Please read the important information about our Typical offer.
For full and up-to-date information on applying to Exeter and entry requirements, including requirements for other types of qualification, please see the Applying section.
Learning and teaching
Our undergraduate programmes utilise a range of teaching methods including lectures, seminars and tutorials.
Lectures of either one or two hours in length are held once a week for the duration of each module. The aim of lectures is to give you information on ideas that are central to the module and to help you in developing your understanding of complex ideas. Many of the teaching materials for lectures are made available to you electronically to accompany the notes you take during the lecture. Lectures are given by a range of staff members, including leading professors, who integrate their latest research findings into the teaching that you receive. Guest lecturers, including members of industry, also contribute to some modules.
Seminars and tutorials
Seminars and tutorials are held either every week or every other week throughout the duration of each module. They involve an in-depth exploration of the issues covered in lectures as well as giving you the opportunity to discuss various concepts and theories and receive feedback on your written assignments. Some modules do not have tutorials and others in the final year are taught solely by tutorials.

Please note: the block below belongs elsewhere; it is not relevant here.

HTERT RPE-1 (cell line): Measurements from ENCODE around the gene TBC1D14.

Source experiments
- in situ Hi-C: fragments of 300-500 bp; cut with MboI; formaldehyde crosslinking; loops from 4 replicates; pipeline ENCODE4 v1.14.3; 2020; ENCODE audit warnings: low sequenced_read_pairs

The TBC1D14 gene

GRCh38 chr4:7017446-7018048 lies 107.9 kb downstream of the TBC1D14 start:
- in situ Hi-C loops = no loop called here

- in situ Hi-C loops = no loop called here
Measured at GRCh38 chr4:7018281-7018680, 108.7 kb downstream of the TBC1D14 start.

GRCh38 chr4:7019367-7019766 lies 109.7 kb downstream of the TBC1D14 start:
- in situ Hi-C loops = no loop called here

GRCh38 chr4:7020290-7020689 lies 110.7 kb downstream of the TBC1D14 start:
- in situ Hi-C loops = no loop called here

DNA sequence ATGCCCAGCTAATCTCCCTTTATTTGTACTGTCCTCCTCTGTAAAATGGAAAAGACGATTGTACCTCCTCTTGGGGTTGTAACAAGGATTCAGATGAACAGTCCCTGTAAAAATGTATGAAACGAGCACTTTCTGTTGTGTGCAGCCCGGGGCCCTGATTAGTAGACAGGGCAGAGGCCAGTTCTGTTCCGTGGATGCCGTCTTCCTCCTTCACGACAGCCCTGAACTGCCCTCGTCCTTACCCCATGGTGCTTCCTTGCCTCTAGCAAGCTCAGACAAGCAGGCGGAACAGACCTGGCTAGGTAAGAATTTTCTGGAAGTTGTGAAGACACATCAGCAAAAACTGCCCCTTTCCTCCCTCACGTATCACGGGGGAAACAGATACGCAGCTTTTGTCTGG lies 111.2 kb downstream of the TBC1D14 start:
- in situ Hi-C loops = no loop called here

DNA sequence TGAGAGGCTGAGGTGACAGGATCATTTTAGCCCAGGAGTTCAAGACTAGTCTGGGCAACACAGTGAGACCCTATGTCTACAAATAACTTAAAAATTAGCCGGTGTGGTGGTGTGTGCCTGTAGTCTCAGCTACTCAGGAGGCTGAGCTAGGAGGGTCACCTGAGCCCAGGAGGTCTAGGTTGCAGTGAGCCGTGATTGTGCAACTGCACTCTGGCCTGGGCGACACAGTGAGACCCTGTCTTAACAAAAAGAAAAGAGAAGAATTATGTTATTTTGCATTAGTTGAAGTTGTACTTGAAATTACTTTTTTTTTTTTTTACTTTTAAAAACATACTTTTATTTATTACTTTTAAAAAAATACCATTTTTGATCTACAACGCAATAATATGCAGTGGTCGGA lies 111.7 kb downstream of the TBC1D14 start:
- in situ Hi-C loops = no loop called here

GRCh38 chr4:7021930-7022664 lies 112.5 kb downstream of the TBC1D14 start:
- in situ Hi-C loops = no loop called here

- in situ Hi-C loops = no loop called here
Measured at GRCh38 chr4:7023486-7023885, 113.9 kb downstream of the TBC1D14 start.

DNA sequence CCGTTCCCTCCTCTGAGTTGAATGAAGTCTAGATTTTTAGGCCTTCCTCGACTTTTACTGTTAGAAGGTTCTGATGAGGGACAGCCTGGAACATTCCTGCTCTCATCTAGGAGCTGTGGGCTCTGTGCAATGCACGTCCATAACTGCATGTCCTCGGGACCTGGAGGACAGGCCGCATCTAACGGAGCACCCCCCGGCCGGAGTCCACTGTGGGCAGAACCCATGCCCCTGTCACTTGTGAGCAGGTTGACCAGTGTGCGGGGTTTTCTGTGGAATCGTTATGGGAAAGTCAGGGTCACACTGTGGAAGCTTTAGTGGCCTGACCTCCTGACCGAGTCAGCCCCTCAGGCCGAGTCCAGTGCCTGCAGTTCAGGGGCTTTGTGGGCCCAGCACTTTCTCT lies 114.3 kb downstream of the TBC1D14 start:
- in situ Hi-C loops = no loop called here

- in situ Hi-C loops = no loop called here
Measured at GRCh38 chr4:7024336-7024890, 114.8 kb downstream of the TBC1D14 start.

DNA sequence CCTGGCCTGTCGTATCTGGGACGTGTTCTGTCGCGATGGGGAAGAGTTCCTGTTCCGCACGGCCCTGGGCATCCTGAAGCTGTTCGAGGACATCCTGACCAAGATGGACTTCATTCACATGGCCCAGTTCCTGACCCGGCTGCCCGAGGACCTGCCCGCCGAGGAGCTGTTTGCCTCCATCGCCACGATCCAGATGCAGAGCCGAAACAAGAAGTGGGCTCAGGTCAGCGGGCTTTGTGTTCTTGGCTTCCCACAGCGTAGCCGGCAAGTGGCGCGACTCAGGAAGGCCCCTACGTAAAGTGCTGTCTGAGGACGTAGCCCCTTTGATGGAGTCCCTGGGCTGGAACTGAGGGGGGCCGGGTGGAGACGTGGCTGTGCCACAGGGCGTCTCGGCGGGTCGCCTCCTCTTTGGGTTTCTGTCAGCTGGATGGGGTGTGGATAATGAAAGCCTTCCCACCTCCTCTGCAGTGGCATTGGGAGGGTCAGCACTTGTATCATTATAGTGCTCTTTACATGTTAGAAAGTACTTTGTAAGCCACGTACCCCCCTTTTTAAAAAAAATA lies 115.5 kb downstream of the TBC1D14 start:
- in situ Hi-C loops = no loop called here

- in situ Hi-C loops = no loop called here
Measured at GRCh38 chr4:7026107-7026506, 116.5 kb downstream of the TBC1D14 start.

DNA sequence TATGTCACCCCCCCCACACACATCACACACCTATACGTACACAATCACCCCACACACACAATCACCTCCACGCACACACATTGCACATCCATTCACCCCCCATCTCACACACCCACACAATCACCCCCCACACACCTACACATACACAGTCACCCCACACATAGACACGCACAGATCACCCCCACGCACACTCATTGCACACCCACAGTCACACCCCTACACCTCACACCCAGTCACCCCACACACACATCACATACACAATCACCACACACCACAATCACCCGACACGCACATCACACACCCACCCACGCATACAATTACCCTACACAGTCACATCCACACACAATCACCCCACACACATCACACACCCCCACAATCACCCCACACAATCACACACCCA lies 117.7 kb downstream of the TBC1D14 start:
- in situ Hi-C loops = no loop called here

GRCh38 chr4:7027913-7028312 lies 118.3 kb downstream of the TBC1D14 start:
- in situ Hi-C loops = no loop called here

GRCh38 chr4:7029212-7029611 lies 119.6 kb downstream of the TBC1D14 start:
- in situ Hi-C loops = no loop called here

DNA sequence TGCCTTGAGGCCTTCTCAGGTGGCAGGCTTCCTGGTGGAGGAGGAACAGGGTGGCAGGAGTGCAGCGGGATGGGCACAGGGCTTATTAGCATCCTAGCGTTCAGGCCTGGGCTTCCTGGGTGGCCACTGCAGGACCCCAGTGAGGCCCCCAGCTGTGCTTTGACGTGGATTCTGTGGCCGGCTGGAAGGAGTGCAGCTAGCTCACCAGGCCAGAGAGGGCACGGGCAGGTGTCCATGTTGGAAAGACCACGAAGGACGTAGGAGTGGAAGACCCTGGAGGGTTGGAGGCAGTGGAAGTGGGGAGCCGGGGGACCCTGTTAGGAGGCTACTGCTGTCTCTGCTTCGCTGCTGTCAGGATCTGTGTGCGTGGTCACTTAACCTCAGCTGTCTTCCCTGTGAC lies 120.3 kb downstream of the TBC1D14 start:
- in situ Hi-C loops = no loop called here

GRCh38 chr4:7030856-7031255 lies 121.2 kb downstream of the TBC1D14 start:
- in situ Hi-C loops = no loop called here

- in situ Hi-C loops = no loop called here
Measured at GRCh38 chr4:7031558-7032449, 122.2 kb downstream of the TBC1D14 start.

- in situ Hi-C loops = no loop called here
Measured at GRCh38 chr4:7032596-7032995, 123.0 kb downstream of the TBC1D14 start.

Timetabled contact hours, made up of lectures, seminars and tutorials, vary over the duration of programmes and between programmes and are on average between 11 and 14 hours. In addition, you will be expected to complete an average of 20-25 hours of independent or group study per week.
Modules are assessed through a mixture of group work, coursework, project work and examinations; the weighting of each of these components will vary according to the academic requirements of the module. Coursework assignments are typically between 2,500 and 6,000 words in length and examinations are normally held at the end of the module, in January and May/June.
You must pass your first year assessments in order to proceed to the second year. There is provision for students to be referred in examinations in August/September if they fail any exam in any year. Degree classification is awarded on the basis of performance in assessments at the end of the second and final years.
A degree in Economics from Exeter will help you to develop a wide range of essential skills such as analytical problem solving, teamwork, research and organising and communicating information.
The majority of graduates from the Business School follow their degree with a career in finance, banking, accounting or management both in the commercial and public sectors. A large number of graduate recruiters in these sectors visit Exeter to recruit our students. Some of our graduates pursue their interest in their studies to a greater depth by following a higher degree, often here at Exeter.
Find out more about the destinations of Economics graduates on the University’s Employability website.
Developing your skills and career prospects
The University of Exeter Business School provides a range of support to help you develop skills attractive to employers. Visit our undergraduate Building brilliant careers web pages for more information.
Further information is available through the Careers and your future pages of the University’s Undergraduate Study website.